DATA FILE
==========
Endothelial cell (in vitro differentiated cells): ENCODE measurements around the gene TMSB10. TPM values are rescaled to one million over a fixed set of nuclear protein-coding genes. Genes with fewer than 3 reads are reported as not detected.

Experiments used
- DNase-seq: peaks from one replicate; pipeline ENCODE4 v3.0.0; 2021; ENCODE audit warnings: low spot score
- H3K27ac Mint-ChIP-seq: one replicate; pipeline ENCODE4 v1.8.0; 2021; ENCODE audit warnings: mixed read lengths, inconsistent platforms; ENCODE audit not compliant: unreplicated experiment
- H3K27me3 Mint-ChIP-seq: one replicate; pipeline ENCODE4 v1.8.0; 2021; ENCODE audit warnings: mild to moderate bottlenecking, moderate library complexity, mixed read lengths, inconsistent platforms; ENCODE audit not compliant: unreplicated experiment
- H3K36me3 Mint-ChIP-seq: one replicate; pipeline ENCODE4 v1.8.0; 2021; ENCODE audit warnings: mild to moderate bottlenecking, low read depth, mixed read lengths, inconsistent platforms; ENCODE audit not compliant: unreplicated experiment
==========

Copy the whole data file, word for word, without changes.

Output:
Endothelial cell (in vitro differentiated cells): ENCODE measurements around the gene TMSB10. TPM values are rescaled to one million over a fixed set of nuclear protein-coding genes. Genes with fewer than 3 reads are reported as not detected.

Experiments used
- DNase-seq: peaks from one replicate; pipeline ENCODE4 v3.0.0; 2021; ENCODE audit warnings: low spot score
- H3K27ac Mint-ChIP-seq: one replicate; pipeline ENCODE4 v1.8.0; 2021; ENCODE audit warnings: mixed read lengths, inconsistent platforms; ENCODE audit not compliant: unreplicated experiment
- H3K27me3 Mint-ChIP-seq: one replicate; pipeline ENCODE4 v1.8.0; 2021; ENCODE audit warnings: mild to moderate bottlenecking, moderate library complexity, mixed read lengths, inconsistent platforms; ENCODE audit not compliant: unreplicated experiment
- H3K36me3 Mint-ChIP-seq: one replicate; pipeline ENCODE4 v1.8.0; 2021; ENCODE audit warnings: mild to moderate bottlenecking, low read depth, mixed read lengths, inconsistent platforms; ENCODE audit not compliant: unreplicated experiment